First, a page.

Final Version of the Higher Education Reauthorization Act Leaves Textbook Provisions Intact

Earlier this week U.S. Senate passed its own version of the “College Opportunity and Affordability Act of 2007″ (H.R.4137 to amend and extend the Higher Education Act of 1965, and for other purposes) by unanimous consent (hence no recorded vote) and appointed members of a conference committee to resolve differences with the U.S. House version. The conference committee report was published yesterday1. This afternoon the House completed a roll-call vote approving the conference version. If I remember my civics class correctly, the bill now goes to the president for a signature. The conference report had to be approved by the Senate, which it did late Thursday night. Although the White House previously opposed the bill, the Associate Press reports that President Bush is expected to sign the bill.


The main provisions of the textbook section remain intact from what was discussed earlier on DLTJ. The conference committee report goes into more detail about the intent of Congress in passing this legislation, so it is an interesting read by itself.

The managers on the part of the House and the Senate at the conference on the disagreeing votes of the two Houses on the amendment of the Senate to the bill (H.R. 4137), submit the following joint statement to the House and the Senate in explanation of the effect of the action agreed upon by the managers and recommended in the accompanying conference report:

(Now beginning on page 16 of the PDF version of the report)

Section 112. Textbook Information

The House bill includes provisions that provide more information on the cost of textbooks designed to ensure that students have better and timelier access to course materials.

The House bill requires publishers to provide faculty members with price information, copyright dates of all previous editions in the preceding ten years, substantial content revisions made between the current and previous editions, and to disclose whether the textbook or supplemental materials are available in any other format.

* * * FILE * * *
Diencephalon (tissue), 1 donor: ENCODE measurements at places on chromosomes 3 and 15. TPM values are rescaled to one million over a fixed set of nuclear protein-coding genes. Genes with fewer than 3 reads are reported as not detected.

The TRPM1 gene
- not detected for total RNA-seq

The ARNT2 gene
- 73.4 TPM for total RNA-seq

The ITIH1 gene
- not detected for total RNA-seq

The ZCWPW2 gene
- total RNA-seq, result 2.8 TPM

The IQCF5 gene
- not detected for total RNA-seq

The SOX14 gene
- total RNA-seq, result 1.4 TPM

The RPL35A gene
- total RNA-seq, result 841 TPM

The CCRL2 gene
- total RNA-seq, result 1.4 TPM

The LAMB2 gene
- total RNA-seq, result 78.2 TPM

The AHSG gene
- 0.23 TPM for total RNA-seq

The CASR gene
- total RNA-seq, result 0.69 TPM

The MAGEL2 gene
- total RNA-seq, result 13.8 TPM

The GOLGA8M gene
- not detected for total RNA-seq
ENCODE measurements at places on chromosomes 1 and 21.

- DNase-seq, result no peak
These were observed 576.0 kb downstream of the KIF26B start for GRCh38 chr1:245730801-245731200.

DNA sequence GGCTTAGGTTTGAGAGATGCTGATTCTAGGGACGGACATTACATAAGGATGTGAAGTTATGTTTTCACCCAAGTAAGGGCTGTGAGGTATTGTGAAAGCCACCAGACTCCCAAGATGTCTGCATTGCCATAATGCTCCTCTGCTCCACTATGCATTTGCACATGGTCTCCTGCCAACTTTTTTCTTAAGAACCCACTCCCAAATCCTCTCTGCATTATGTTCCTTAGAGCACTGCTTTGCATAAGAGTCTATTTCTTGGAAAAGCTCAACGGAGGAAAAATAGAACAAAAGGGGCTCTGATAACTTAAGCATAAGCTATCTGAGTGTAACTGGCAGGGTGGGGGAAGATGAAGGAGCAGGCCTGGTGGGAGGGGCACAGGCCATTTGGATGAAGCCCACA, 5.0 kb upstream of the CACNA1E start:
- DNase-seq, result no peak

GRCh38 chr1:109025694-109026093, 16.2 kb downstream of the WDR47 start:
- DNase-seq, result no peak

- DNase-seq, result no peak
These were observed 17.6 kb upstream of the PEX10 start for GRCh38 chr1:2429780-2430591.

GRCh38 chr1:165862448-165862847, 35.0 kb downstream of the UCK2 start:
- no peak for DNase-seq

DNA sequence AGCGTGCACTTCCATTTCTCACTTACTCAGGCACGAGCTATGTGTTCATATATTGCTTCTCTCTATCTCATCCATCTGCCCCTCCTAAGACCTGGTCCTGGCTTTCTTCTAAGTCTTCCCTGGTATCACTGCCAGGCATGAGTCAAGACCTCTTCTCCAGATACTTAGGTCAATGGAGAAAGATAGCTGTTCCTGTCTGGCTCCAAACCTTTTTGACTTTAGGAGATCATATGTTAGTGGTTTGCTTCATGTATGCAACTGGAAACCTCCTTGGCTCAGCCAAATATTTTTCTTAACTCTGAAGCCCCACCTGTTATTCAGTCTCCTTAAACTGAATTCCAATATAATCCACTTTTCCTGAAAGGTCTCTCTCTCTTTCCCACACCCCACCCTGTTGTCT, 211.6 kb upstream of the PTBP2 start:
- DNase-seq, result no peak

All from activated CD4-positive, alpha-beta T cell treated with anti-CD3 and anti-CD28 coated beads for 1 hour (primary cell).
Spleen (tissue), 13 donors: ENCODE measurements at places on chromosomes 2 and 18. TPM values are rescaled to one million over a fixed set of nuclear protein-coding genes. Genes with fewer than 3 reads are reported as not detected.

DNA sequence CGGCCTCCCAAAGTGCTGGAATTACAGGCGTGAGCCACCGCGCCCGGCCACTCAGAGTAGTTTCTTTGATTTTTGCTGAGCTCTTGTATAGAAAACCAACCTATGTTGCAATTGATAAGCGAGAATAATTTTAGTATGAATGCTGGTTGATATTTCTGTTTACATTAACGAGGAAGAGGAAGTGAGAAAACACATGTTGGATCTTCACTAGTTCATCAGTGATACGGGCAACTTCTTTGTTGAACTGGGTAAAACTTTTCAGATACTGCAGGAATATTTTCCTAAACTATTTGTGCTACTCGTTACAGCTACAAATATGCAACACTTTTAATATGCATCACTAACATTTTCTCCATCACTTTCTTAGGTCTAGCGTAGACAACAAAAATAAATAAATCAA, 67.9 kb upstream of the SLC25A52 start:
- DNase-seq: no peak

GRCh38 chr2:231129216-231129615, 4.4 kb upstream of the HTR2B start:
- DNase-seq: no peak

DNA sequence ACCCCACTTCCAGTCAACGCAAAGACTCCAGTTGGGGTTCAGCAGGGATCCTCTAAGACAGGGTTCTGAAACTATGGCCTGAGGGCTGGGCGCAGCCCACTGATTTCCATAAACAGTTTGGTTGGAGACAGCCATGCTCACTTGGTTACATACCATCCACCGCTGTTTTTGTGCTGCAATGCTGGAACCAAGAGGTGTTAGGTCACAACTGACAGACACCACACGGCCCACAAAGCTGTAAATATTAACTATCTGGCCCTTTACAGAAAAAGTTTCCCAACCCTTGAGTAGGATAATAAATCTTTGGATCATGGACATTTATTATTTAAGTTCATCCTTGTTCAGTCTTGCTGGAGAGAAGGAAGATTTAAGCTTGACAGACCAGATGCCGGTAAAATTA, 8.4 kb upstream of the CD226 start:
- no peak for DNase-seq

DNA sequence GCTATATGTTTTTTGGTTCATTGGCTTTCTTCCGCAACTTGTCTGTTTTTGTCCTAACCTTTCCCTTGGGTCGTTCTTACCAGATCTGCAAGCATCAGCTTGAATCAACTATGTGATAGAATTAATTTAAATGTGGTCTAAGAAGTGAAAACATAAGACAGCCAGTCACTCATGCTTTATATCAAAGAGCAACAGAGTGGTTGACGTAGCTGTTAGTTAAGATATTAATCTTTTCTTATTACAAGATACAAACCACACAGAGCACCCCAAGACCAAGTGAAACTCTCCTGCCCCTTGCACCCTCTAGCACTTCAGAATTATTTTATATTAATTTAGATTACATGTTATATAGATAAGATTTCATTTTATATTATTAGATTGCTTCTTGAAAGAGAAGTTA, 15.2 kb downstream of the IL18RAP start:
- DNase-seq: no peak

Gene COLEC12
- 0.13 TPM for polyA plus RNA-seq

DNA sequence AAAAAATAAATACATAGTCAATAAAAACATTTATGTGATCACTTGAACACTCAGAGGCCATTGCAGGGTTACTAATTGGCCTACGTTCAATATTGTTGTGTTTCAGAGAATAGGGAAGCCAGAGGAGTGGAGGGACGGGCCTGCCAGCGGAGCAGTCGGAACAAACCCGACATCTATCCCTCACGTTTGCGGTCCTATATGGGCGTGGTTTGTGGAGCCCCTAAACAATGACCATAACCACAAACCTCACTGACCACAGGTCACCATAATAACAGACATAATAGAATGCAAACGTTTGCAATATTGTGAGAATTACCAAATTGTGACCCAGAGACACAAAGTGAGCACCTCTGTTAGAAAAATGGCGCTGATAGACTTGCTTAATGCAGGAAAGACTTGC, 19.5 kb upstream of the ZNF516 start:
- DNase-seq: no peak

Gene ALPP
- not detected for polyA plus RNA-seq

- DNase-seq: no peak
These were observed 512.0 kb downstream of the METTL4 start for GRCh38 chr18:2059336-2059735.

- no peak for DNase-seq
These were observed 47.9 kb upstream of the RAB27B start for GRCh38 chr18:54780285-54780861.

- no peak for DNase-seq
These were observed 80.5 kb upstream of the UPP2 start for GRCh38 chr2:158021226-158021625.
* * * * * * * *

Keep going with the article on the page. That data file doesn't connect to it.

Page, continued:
The House bill requires publishers that sell a college textbook and supplemental material as a single product to offer the college textbook and each supplement as a separate item.

The House bill requires institutions of higher education to publish in course schedules for pre- registration and registration purposes, to the “maximum extent practicable,” the International Standard Book Number (ISBN) and the retail price of course materials.

The House bill requires an institution of higher education to provide upon request to any college bookstore its course schedule and materials required or recommended for each course.

The House bill provides that nothing about these programs supersedes an institution’s autonomy with respect to the selection of course materials.

The House bill’s textbook information program is effective as of July 1, 2008.

The Senate amendment contains no similar provisions.

The Senate recedes with amendments to the provisions to clarify the definitions of an integrated textbook and supplemental materials, and clarify that the provisions apply only to institutions receiving federal financial assistance. The amendments require a publisher to provide to faculty or others selecting textbooks, the wholesale price, and if available, the retail price at which books are made available to the public, respectively, and specify the copyright dates of the three previous editions need to be provided. The amendments also specify that an institution shall, to the maximum extent practicable, make the required textbook information, including ISBN information, available on its Internet course schedule in a manner of the institution’s choosing. Further, an institution shall publish a link to this information in its written course schedule. The amendments also encourage institutions to disseminate information to students about institutional programs that would help students save money on textbooks, such as rental programs or buy-back programs, prohibit the Secretary of Education from promulgating regulations on the section, and require the Government Accountability Office to conduct a review of the implementation of these provisions.